Great thought also went into the new seats which have fixed headrests. They are even lighter and offer extremely high containment while being very comfortable.
The 488 GTB boasts a new Sport infotainment system designed for ease of navigation which keeps the various functionalities immediately to hand and integrates with the overall aesthetic.
For the first time in a Ferrari, the 488 GTB’s key, itself inspired by the shape of the V8’s intake plenums, features keyless start.
Numerous components contribute to the powertrain’s exceptional response times. The turbos are on ball-bearing-mounted shafts to reduce friction and the compressor wheels are in TiAl, a low-density titanium-aluminium alloy, which, thanks to its lower inertia, ensures maximum spool-up speed. In addition, twin-scroll technology directs the exhaust gases from each cylinder through separate scrolls and increases the efficiency of the exhaust pulses for maximum power.
As the revs rise, the V8’s soundtrack increases in volume and clarity, in line with the increase in power. Pivotal to the sound in the cabin are the exhaust headers with longer, equal-length tubing and the flat-plane crankshaft. The soundtrack was further enhanced by an in-depth study of the harmonics and tonality at different engine speeds.
Aerodynamic solutions derived from Maranello’s experience on the track augment downforce without increasing drag, resulting in an efficiency figure of 1.67, a record for a road-homologated Ferrari.
The front of the car is dominated by the central Aero Pillar and an F1-inspired double spoiler which boost the efficiency of both the radiator and downforce generation.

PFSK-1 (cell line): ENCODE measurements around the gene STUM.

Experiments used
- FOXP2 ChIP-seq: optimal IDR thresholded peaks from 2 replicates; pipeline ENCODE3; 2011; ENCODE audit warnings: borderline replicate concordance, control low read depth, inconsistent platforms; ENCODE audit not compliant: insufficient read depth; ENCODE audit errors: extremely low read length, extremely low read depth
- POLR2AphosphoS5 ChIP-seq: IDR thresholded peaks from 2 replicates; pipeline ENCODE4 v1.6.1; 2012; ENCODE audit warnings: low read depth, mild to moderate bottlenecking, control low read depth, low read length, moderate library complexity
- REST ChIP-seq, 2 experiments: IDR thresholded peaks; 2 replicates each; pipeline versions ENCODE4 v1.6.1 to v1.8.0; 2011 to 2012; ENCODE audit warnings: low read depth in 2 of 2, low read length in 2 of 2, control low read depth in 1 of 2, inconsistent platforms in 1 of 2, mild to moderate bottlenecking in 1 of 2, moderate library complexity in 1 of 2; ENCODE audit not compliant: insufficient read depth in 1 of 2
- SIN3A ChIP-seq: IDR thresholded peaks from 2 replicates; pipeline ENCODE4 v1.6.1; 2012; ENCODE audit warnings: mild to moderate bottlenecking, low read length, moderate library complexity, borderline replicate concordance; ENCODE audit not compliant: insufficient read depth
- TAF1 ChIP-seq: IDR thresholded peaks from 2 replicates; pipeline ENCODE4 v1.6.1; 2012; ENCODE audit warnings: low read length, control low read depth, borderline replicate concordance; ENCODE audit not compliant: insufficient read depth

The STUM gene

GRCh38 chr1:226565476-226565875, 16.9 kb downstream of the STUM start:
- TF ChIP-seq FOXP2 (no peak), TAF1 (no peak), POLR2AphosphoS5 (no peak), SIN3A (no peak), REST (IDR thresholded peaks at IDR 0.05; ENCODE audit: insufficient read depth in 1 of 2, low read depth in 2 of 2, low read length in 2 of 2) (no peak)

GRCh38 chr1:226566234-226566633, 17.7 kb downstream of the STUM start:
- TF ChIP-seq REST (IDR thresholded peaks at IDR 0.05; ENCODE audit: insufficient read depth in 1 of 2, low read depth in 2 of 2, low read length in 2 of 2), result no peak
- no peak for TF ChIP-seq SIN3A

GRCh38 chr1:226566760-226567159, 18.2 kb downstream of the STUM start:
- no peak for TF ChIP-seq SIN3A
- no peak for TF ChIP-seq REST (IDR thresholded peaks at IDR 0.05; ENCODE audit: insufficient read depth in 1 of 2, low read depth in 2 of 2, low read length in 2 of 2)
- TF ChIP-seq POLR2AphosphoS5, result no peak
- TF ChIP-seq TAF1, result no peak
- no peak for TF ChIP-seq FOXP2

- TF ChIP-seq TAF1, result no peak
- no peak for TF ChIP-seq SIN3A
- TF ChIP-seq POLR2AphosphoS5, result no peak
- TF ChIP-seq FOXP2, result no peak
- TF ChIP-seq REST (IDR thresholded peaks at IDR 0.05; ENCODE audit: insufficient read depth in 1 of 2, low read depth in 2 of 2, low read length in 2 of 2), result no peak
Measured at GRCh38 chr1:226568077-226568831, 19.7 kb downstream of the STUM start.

The 488 GTB has an innovative aerodynamic underbody that incorporates vortex generators, special curved aerodynamic appendages which accelerate the air thereby reducing pressure. The result is that the car’s underbody is “sucked” down to the ground and downforce is higher but drag is not. This contributes to overall downforce generation of 325 kg at 250 km/h.
The large rear diffuser has curved fences which optimise the expansion of the huge amount of air channelled under the car. It also features variable flap geometry controlled by a CPU, integrated with other vehicle control systems, which adjusts the balance between increased downforce (flaps closed) and drag reduction (flaps open).
The Ferrari-patented blown spoiler is a new solution. Air enters an intake at the base of the rear screen and exits via the bumper. This guarantees increased downforce and avoids having to extend the height of the rear spoiler and thus helps keep drag low.
The base bleed air intakes on the car’s sides are divided by a central flap. The flow over the upper part of the flap, which is also used for the engine air intake, is deflected and exits from the tail area to reduce the drag caused by the low-pressure wake directly behind the car. The flow from the lower part of the flap goes to the intercoolers to cool the intake charge.